Exploring Phenology Data in the Classroom: Plant Phenology Data and Citizen Science

This activity was designed by Jessica Savage (at University of Minnesota) and Erin O'Connell (at the University of Minnesota), with input from Blake Steiner (University of Arizona, School of Natural Resources) and Claire O'Neill (Earthwise Aware). It guides students through the use of the USA-NPN Visualization Tool to summarize phenology data.

Activity learning outcomes:

  1. Develop and test hypotheses about the relationship between phenology and climatic conditions using the NPN visualization tools that develop graphs and models.
  2. Examine what phenological data can tell us about climate change
  3. Analyze data from a large, long-term data set on phenology
Driven to Discover Citizen Science Curriculum Guide: Phenology and Nature's Notebook

This curriculum series supports student engagement in ecology-based citizen science and science practices: asking questions and defining problems, planning and carrying out investigations, and communicating findings. The citizen science projects provide a natural springboard to these practices and also connect students to real-world research.

This implementation guide is designed to provide context and activities related to collecting observations on deciduous trees in temperate forestes using Nature's Notebook protocols. It includes four content areas: Building science skills; Contributing to citizen science; and Conducting independent investigations. There are options for a condensed version and extended version, covering the span of an academic year.

View the companion video to the curriculum here:

 

It is also linked on the USA-NPN NCO YouTube Channel, Videos created by our Partners PlayList.

The guide was produces by a team of authors at University of Minnesota Extension. 

Suggested Citation
Thompson, Ami; Strauss, Andrea L.; Oberhauser, Karen S.; Kooman, Michele H.; Montgomery, Rebecca; Andicoechea, Jonathan; Blair, Robert B.. (2018). Driven to Discover Citizen Science Curriculum Guide: Phenology and Nature's Notebook. University of Minnesota Extension. Retrieved from the University of Minnesota Digital Conservancy, http://hdl.handle.net/11299/198624.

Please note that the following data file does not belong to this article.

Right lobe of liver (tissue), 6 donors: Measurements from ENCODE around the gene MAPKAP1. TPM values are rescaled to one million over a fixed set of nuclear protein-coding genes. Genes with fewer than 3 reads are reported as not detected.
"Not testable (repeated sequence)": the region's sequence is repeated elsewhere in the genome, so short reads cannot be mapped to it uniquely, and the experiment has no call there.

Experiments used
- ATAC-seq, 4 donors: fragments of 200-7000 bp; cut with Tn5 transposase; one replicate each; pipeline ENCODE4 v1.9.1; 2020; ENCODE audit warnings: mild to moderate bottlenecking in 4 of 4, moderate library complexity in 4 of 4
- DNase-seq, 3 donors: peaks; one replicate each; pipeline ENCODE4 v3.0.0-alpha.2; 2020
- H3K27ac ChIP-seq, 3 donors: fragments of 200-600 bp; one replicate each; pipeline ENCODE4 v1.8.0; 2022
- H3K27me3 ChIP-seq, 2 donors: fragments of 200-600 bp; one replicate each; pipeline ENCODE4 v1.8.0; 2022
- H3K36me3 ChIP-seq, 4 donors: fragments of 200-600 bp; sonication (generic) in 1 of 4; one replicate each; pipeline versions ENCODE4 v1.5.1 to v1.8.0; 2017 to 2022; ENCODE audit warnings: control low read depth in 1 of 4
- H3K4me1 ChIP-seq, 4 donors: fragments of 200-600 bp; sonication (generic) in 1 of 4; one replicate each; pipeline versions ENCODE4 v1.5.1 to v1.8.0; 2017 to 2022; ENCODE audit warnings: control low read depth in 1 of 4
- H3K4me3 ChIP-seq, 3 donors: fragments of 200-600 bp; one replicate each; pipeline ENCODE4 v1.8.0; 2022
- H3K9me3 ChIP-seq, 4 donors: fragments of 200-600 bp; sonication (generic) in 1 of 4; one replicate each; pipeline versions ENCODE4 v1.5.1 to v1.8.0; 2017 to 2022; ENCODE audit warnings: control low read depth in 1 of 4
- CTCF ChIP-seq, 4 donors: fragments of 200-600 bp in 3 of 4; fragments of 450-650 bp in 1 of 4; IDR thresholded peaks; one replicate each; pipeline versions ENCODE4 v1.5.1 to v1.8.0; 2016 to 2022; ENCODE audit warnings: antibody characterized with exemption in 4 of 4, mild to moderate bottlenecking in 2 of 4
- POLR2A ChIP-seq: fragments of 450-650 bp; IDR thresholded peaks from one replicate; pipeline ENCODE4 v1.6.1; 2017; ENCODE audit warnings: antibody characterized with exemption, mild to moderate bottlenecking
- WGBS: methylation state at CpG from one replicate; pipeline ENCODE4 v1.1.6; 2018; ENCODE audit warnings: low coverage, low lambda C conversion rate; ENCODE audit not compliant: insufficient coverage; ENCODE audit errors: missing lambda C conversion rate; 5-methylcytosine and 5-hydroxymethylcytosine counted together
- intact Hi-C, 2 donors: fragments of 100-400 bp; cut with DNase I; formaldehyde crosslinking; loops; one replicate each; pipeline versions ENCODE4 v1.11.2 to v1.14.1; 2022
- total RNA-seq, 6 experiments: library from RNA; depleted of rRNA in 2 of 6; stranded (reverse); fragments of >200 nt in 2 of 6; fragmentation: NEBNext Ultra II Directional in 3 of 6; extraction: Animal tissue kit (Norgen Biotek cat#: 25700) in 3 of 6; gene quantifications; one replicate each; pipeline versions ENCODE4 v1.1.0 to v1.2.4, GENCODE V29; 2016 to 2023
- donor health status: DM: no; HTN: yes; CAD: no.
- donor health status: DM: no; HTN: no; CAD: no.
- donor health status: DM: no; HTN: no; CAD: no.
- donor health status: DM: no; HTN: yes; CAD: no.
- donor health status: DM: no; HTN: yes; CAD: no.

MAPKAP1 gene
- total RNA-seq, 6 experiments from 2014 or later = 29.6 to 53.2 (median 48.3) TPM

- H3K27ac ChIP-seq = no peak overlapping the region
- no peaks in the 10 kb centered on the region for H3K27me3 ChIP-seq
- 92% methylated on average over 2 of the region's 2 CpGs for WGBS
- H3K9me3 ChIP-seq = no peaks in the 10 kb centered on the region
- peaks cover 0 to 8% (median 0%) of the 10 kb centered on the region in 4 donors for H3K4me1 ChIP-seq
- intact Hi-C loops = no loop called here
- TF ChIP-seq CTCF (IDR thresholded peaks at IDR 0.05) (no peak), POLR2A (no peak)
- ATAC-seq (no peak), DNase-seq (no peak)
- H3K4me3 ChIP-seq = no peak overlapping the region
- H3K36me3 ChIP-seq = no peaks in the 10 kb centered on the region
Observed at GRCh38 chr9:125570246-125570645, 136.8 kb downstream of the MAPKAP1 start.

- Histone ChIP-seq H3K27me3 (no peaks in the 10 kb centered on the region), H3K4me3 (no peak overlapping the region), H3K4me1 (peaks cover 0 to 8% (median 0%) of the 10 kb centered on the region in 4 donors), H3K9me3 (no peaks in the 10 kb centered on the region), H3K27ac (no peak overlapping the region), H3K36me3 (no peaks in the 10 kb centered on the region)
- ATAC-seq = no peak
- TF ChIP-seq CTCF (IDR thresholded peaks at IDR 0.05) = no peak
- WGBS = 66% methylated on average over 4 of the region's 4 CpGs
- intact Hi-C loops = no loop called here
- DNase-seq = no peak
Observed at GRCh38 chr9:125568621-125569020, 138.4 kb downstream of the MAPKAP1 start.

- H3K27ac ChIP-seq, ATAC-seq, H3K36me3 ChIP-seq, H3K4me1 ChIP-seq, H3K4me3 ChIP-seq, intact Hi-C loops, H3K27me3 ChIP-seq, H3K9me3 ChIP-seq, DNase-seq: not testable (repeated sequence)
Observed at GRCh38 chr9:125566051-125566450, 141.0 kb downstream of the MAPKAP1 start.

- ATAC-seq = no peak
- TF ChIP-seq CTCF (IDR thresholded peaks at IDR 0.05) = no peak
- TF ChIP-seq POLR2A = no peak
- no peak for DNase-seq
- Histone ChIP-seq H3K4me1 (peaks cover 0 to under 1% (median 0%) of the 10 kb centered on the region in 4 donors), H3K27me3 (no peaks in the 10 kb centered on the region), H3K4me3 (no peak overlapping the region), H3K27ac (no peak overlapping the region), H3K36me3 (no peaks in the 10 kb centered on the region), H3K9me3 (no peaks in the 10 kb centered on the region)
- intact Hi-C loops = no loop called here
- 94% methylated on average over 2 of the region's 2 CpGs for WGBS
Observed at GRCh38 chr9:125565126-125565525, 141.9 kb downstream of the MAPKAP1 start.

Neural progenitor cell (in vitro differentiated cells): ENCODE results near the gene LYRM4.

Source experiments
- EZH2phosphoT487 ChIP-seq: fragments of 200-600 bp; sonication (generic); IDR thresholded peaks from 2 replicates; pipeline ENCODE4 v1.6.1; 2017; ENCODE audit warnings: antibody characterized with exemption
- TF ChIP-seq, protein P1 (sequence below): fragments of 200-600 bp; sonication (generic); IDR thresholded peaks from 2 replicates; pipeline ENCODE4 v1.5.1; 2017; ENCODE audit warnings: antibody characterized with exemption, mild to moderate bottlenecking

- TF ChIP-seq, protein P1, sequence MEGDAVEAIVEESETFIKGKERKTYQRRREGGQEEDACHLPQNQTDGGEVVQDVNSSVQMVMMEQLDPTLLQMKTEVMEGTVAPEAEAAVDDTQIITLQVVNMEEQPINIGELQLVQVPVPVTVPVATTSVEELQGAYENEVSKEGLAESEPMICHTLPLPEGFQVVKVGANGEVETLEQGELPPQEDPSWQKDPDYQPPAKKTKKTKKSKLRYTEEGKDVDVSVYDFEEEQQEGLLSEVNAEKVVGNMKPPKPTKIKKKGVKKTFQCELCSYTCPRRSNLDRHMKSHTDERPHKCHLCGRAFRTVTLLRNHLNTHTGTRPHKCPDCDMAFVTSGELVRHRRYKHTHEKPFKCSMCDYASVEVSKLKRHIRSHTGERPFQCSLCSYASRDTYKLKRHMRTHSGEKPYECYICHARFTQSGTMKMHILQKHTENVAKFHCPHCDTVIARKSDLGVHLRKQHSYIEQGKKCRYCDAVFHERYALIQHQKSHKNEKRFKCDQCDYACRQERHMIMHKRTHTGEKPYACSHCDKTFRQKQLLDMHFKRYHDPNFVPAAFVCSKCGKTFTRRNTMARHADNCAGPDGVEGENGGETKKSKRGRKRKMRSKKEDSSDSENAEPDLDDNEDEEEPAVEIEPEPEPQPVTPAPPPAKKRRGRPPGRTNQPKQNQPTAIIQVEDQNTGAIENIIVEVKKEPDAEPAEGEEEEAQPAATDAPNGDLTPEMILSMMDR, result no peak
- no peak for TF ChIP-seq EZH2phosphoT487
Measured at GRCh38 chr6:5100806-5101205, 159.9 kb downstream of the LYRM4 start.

Local Phenology Program Sustainability Plan

The purpose of this Nature’s Notebook Sustainability Plan is to provide documentation of your Local Phenology Program that can be shared with stakeholders, coworkers, or volunteers. This can be a valuable document in the event that you and other founding Leaders are no longer able to work on Nature's Notebook for your organization. Designed outcomes, a list of partnering groups, potential funders, and information about the Local Phenology Program in Nature’s Notebook can help ensure the program’s sustainability in the event of staff or volunteer turnover.

Examples of Submitted Local Phenology Leader Annual Reports

Local Phenology Leaders using Nature's Notebook for engaging students, volunteers, and community partners are able to use resources available from the USA-NPN to create annual reports for their stakeholders.

The Visualization Tool and Phenology Program Dashboards are useful resources available for summarizing phenology observational records, numbers of observers, numbers of observations made, and more.

Read an example report from a Local Phenology Program at the Valle de Oro National Wildlife Refuge and an example from the Gulf Coast Phenology Trail (an aggregation of multiple Local Phenology Programs) for ideas on what you might include in your annual report.

Don't forget the National Coordinating Office conducts an annual Active Group evaluation as well - share your annual reports and impact statement with us!